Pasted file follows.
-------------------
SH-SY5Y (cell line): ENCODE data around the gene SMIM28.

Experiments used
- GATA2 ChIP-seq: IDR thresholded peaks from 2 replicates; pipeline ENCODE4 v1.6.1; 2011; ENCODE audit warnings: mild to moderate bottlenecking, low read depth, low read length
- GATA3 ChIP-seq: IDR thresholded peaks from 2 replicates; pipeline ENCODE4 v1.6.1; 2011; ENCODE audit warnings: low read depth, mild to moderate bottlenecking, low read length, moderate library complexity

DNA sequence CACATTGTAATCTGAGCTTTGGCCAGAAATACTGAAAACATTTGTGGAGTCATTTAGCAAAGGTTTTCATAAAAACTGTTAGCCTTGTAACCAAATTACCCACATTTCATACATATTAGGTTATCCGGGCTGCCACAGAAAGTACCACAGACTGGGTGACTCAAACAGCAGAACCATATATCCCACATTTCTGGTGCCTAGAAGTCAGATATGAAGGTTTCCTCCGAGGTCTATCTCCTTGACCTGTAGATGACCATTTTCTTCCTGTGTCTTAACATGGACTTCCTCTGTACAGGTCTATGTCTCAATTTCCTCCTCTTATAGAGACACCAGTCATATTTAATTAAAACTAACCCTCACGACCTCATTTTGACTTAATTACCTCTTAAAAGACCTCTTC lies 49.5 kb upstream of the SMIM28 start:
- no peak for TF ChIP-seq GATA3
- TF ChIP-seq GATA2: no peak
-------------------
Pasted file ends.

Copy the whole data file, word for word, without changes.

SH-SY5Y (cell line): ENCODE data around the gene SMIM28.

Experiments used
- GATA2 ChIP-seq: IDR thresholded peaks from 2 replicates; pipeline ENCODE4 v1.6.1; 2011; ENCODE audit warnings: mild to moderate bottlenecking, low read depth, low read length
- GATA3 ChIP-seq: IDR thresholded peaks from 2 replicates; pipeline ENCODE4 v1.6.1; 2011; ENCODE audit warnings: low read depth, mild to moderate bottlenecking, low read length, moderate library complexity

DNA sequence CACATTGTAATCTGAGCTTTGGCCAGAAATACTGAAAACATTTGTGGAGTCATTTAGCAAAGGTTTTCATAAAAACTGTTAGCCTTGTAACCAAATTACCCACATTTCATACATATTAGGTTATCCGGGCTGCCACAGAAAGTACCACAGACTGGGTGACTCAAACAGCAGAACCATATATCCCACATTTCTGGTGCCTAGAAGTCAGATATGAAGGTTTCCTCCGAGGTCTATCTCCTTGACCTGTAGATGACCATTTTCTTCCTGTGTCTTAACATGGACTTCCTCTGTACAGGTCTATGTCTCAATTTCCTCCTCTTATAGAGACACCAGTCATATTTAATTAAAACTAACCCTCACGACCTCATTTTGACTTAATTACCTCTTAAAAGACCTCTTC lies 49.5 kb upstream of the SMIM28 start:
- no peak for TF ChIP-seq GATA3
- TF ChIP-seq GATA2: no peak